GSO Capital Partners LP, the credit investment arm of Blackstone Group LP (BX), raised $4 billion for its second mezzanine fund focused on middle-market companies, twice the amount of commitments for its first.
The GSO Capital Opportunities Fund II will provide mezzanine financing to companies across a range of sectors primarily in the U.S. and Europe, said Beth Chartoff, head of marketing and client relationships at GSO.
The fund has committed or deployed $780 million in four companies, including providing financing to Sony Corp. (6758) for its acquisition of EMI Group’s music publishing unit, GSO said today in a statement. It also made a preferred-equity investment in a unit of Chesapeake Energy Corp. (CHK) GSO’s first mezzanine fund was $2 billion and began investing in 2007.
“Banks have really stopped providing committed financing to middle-market companies,” Chartoff said in a telephone interview. “If you are a middle-market company and need $100 million or $200 million of debt financing to make an acquisition, it is just too difficult to access the high-yield market.”
The GSO Capital Opportunities Fund II is overseen by portfolio managers and senior managing directors Robert Petrini, Louis Salvatore, Timothy White, Michael Whitman and Dwight Scott.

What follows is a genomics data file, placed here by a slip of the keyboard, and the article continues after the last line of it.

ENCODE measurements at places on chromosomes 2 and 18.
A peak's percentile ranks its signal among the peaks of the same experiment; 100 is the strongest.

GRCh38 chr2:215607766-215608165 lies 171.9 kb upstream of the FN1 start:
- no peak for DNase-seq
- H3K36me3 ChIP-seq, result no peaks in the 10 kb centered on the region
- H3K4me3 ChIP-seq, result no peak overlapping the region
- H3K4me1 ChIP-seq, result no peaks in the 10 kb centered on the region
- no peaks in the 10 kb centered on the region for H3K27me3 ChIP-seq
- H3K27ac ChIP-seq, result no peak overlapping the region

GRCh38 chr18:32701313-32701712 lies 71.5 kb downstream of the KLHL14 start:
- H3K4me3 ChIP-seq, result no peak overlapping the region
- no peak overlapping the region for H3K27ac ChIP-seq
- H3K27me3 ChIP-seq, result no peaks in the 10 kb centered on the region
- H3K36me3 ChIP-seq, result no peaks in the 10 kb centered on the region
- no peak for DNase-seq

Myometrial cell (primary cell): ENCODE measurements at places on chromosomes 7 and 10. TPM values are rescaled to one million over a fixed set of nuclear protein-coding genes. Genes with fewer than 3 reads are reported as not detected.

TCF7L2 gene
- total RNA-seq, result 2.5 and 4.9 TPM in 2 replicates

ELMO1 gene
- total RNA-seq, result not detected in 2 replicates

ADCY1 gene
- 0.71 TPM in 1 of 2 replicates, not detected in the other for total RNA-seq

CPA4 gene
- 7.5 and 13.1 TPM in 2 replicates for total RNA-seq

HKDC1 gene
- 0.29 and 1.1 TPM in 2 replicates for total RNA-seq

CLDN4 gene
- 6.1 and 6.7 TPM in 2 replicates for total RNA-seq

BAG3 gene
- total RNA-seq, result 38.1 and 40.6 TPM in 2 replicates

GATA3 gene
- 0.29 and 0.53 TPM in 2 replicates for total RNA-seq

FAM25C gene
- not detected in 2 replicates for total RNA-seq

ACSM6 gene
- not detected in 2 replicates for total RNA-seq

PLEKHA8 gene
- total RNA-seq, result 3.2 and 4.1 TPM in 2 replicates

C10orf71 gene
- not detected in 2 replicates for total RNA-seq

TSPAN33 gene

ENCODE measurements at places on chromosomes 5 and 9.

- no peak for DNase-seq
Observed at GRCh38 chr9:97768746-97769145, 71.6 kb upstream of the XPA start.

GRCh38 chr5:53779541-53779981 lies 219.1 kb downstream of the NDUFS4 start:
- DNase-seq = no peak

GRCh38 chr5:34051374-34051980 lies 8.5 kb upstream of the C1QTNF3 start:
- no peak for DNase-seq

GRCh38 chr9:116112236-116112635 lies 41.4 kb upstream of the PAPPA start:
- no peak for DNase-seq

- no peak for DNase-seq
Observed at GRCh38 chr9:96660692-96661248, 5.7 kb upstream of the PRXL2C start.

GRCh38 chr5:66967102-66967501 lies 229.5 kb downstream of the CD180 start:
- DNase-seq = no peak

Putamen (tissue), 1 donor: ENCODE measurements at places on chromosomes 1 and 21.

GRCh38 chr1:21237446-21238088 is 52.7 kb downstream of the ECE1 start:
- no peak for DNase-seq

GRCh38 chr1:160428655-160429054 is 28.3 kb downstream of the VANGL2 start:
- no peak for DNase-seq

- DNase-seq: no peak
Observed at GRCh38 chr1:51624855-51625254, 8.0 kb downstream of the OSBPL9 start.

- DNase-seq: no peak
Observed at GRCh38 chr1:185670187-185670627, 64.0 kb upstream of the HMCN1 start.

GSO began marketing its second fund during the first quarter of last year and closed on March 22, Chartoff said. It is one of the largest mezzanine funds raised, according to data from research firm Preqin. The largest is a $13 billion fund raised by Goldman Sachs Group Inc.’s GS Mezzanine Partners, according to Preqin.
“We thought $2 billion, the size of our first fund, was undercapitalized for what we needed,” Chartoff said. “We thought $4 billion was the right size.”
GSO, which has about $46 billion in assets, provides junior capital to leveraged buyouts, acquisitions and growth financing through its mezzanine fund, focusing on companies with earnings from $25 million to $200 million, according to its website.
GSO invested its first mezzanine fund in few European companies because many of the capital structures were overleveraged, Chartoff said. The company anticipates being more active in that area with the new fund, she said.
“What we see now is a banking sector extremely challenged, capital structures we like in Europe and private equity with dry powder that will need mezzanine financing,” Chartoff said.
GSO provided 85 million euros ($113.5 million) to Coditel Holding SA, the cable operator based in Luxembourg.
“Our mezzanine and rescue lending drawdown funds have been very active against a backdrop of market dislocation and heightened caution by traditional lenders, providing much-needed capital in a capital-constrained world,” Stephen Schwarzman, chairman and chief executive officer of Blackstone, said on a Feb. 2 conference call.
The mezzanine and rescue lending funds have generated gross annualized return of 23 percent and 21 percent since inception, Schwarzman said on the call.
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